As the war grinds on in South Sudan, more and more Ugandan businesspeople who fled the fighting and are back here in the country are feeling the pinch of inactivity.
Many traders are stranded in Kampala since the clashes in the South Sudan capital, Juba, broke out a fortnight ago between forces loyal to President Salva Kiir and his First Vice President Riek Machar.
The clashes have cut off many Ugandan traders who operate in Juba and other parts of South Sudan. Tomson Asiku, a dealer in eggs and vegetables, said in a Monday interview, that for close to two weeks now he has not taken any of his merchandise to South Sudan.
Asiku said before the recent clashes, he used to ferry eggs and vegetables at least twice a week to Juba. He said he is already feeling the financial pinch. Asiku said some of his goods were looted during the clashes. Equally hit are shop owners in downtown Kampala who sell a lot of merchandise to South Sudan-bound traders.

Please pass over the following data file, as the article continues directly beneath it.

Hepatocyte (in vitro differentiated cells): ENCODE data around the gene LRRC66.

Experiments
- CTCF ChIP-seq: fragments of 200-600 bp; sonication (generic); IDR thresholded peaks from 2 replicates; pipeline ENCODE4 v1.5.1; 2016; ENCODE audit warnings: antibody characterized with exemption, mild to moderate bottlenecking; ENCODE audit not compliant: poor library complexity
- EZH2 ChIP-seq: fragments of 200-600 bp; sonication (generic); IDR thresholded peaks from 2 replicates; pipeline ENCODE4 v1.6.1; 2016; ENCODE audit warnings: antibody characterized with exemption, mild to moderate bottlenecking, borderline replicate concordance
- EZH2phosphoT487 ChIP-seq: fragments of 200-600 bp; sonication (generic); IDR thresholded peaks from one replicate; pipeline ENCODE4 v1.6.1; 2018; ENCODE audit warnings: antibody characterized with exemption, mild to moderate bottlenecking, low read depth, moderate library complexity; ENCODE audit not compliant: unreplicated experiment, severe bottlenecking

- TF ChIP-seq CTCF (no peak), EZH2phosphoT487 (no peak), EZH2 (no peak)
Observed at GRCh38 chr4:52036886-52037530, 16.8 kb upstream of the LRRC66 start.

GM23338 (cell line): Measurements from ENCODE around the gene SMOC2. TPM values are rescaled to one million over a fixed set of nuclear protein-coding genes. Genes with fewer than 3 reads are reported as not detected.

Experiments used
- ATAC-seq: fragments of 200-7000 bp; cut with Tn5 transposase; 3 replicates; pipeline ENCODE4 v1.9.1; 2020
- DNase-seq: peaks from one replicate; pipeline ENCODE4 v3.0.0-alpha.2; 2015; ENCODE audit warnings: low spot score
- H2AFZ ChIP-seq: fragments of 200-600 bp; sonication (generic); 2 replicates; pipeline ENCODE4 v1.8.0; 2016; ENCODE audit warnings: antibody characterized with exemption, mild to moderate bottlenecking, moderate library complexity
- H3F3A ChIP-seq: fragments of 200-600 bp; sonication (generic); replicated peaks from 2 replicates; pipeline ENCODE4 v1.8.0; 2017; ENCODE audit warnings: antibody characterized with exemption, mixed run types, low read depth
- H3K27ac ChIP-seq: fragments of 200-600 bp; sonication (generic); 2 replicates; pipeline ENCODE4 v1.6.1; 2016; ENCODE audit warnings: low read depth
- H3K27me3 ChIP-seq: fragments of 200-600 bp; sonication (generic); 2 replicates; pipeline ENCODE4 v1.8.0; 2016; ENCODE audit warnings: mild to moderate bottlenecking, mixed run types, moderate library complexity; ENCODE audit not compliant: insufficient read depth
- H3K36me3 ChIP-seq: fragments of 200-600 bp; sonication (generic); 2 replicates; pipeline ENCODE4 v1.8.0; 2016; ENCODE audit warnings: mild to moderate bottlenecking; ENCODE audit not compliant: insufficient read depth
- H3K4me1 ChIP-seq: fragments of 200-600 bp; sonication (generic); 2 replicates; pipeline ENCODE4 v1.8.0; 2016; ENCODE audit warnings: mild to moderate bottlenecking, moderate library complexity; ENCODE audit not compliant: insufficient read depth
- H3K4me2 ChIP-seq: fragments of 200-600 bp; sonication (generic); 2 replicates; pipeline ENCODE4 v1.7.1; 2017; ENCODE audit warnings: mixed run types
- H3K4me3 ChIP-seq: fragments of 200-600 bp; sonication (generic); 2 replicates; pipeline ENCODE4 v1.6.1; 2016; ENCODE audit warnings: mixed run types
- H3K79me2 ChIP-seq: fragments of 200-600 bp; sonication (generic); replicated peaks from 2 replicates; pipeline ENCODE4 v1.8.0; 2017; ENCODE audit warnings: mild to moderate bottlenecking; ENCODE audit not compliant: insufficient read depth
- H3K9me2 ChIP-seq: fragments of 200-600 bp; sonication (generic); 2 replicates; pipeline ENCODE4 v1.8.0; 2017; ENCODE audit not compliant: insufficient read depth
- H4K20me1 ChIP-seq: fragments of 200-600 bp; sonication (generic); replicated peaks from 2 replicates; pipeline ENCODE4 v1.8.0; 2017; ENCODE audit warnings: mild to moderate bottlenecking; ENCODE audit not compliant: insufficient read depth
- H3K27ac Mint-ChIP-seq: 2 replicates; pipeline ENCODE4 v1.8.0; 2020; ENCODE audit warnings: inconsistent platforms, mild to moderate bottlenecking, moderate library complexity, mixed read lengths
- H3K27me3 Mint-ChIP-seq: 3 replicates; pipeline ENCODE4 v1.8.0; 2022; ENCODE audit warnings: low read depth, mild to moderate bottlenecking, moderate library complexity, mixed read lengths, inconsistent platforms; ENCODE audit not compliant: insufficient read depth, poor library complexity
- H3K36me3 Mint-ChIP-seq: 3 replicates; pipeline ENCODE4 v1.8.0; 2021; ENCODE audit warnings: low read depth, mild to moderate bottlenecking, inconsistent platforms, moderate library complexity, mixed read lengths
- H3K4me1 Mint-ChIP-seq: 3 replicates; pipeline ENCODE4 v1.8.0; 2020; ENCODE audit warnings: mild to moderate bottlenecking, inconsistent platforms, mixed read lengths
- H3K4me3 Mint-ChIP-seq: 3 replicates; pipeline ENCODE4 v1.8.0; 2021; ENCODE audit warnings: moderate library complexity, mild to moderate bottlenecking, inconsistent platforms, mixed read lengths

One such businessperson is Abdu Muhira. He said the resumption of the conflict in South Sudan has simply worsened an already-bad situation because South Sudan-bound purchases had already declined.
The most affected categories of businesspeople are transporters who have literally nothing to ferry to South Sudan since for over a week now Juba-bound trucks and buses have not been operating.
Arua and Nebbi parks in central Kampala have over 100 transport agents and hangers-on for various buses and trucks, meaning those affected are in their hundreds.
Abdul-Karim Hassani, a booking clerk for Juba-bound buses, said he and his colleagues are walking a tight financial rope since clashes resumed in Juba.
The hustle and bustle that characterizes Arua and Nebbi parks is also gone, creating space for traders from the countryside and a few from Rwanda, Burundi, Kenya and the Democratic Republic of Congo.
Source: The Observer.